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First Steps and Bay Area Doc referral


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Hello,

 

I wrote a post a few weeks ago about my 8yo son. I appreciate all of the replies that I received and I think I now need to explore PANDAS. He was diagnosed with TS in October 2010. His vocal tics were the worst I've ever seen them. I was so scared for him. Although I barely know anything about PANDAS, it was always at the back of my mind. Now that I'm ready to take on this new challenge, I would love some advice on what I should do first. Our ped referred us to a psychiatrist who specializes in PANDAS. Unfortunately, our referral was refused. Since it looks like we'll have to pay out-of-pocket, I'd love some recommendations on PANDAS doctors in the Bay Area. We live in Oakland, Ca.

 

My question is...if you looked back on your road to help your child, what do you wish you had done first? I've read a few things about antibiotics. This sounds like the first step. I'm reading several opinions on whether a child should be on low doses for a long period of time or high for a shorter period. I'd love to hear any thoughts on that? My child is allergic to amoxocillin. Will this impact any future remedies. Also, are there any other tests we should explore to get a stronger confirmation on whether or not my son has PANDAS. So far, all we've got is a blood test showing his titer levels or ASO levels are high (not sure if I wrote that correctly).

 

Is their a natural approach to helping my child besides antibiotics? What if we don't do anything? Will it get worse? What is the prognosis for kids with PANDAS?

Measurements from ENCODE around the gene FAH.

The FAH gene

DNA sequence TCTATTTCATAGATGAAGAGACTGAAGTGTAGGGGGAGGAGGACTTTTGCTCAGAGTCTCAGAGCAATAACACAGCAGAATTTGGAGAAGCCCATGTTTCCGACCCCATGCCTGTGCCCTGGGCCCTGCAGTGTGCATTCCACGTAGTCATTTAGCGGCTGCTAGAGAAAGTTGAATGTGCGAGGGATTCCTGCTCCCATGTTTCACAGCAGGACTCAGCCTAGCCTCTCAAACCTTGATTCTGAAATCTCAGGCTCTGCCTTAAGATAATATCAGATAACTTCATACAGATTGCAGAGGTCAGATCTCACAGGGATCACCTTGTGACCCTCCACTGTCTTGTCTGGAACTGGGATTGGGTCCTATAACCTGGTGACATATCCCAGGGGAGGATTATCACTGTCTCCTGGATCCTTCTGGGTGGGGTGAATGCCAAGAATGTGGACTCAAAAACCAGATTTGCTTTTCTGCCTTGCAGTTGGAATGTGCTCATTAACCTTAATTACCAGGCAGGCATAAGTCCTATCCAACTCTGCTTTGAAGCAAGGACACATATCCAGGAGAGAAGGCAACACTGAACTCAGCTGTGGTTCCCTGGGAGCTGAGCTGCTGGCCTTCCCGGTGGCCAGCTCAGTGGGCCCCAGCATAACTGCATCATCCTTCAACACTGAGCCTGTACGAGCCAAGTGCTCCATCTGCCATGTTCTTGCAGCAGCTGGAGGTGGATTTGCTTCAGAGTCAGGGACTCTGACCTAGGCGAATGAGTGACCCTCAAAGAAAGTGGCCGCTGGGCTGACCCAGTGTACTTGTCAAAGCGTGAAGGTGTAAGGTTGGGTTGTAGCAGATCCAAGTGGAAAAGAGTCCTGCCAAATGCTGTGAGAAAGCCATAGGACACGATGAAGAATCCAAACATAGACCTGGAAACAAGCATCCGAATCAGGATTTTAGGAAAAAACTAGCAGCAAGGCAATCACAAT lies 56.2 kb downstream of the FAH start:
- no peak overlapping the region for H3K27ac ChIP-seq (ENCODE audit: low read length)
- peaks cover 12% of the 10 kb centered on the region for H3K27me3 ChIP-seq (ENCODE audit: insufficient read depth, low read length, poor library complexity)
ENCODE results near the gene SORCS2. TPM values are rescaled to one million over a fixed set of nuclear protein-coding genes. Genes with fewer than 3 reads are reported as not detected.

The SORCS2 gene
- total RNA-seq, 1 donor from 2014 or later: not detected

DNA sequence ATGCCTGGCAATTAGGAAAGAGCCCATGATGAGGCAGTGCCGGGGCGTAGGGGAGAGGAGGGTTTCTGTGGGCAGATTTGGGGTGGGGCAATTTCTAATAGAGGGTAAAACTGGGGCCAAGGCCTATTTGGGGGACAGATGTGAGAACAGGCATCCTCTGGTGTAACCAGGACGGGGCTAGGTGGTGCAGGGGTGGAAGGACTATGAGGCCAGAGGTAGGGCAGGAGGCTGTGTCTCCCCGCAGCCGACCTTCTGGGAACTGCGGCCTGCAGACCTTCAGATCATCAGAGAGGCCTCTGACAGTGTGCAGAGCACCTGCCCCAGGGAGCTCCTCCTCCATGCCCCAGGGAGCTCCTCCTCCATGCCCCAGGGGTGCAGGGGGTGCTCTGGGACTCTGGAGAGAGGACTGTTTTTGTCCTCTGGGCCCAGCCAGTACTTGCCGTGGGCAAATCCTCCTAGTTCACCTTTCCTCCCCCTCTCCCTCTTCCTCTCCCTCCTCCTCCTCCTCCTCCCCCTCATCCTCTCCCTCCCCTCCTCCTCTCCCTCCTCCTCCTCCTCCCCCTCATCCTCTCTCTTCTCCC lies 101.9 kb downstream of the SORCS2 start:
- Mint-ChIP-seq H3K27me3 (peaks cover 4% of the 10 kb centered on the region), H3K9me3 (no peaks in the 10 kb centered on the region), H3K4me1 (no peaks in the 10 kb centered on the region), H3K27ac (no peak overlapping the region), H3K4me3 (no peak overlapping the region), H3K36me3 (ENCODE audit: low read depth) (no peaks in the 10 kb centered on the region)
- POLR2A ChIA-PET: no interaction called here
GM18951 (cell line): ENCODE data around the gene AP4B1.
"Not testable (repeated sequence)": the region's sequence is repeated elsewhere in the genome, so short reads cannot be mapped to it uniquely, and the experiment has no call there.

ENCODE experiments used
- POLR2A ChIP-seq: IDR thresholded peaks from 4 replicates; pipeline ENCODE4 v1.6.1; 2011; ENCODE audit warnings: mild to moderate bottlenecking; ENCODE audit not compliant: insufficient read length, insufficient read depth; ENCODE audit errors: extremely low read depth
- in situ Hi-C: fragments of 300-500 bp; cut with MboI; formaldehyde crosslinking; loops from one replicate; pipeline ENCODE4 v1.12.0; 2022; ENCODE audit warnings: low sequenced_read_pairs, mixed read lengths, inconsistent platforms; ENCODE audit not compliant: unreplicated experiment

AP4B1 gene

Sorry again for all my questions. My anxiety level always goes up when I'm writing these posts and all my fears start pouring out. I really appreciate any help.

 

Thank you,

Nola

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I would love to see any replies to your question. I am also wondering what to do and amoxicillin does not work with my daughter. Good Luck

Would your doctor being willing to give a trial of Augmentin or Zithromax? There is a paper that's been posted here which mentions a high failure rate in Amox for strep...maybe you could show it to your doctor. Hopefully, someone will post the link. You could also try Duricef (Cephalasporin -sp?) -- our ped uses it in her practice for strep.

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I'm sorry. I was in a rush and only messaged some possible doc info.

 

The article about the failure rate of amox is no longer available online :(

 

However, there are studies and cite the failure rate of amox in strep and better alternatives to amoxicillin. Here are a couple...

 

“Meta-analysis of Cephalosporin Versus Penicillin Treatment of Group A Streptococcal Tonsillopharyngitis in Children”

http://pediatrics.aappublications.org/content/113/4/866.abstract

 

Group A Streptococcus and its antibiotic resistance

http://www.ncbi.nlm.nih.gov/pmc/articles/PMC2640020/

 

 

 

 

I would love to see any replies to your question. I am also wondering what to do and amoxicillin does not work with my daughter. Good Luck

Edited by Vickie
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I would try :

first - Dr. Sean McGhee - pedieatric immunologist. You will need a referral to see him, from your pediatrician or from another doctor. Make appointment through Stanford (Lucielle Packard Children's Hospital). I'd try him first. he can do testing and evaluate. I don't know if he perscribes antibiotics or not. My son is on them, but we get those from another doc. Dr McGhee did IVIG for our son last year. You will want to make sure your insurance will cover it - Stanford must be most expensive place ot get IVIG if you don't have insurance. If you can't get into see him or don't have insurance there - there is a doc teating pandas kids in Petaluma - who I hear has very reasonable rates for ivig - named Dr Sunjay Sweig:

 

Hill Park Medical Center

616 Petaluma Boulevard North, Suite C

Petaluma, CA 94952

Telephone: 707-778-3171

fax: 707-778-6744

Office@HillParkMedicalCenter.com for information and to reach the office staff.

 

And Dr Margo Thienemann. She is a psychiatrist. Located near Stanford - depending on what kind of services you are looking for. She gave us our original diagnosis and ran titer test on my sone, as well as will perscribe antibiotics and other meds if you child's case should warrant that. She has a lot of pandas patients in Bay area.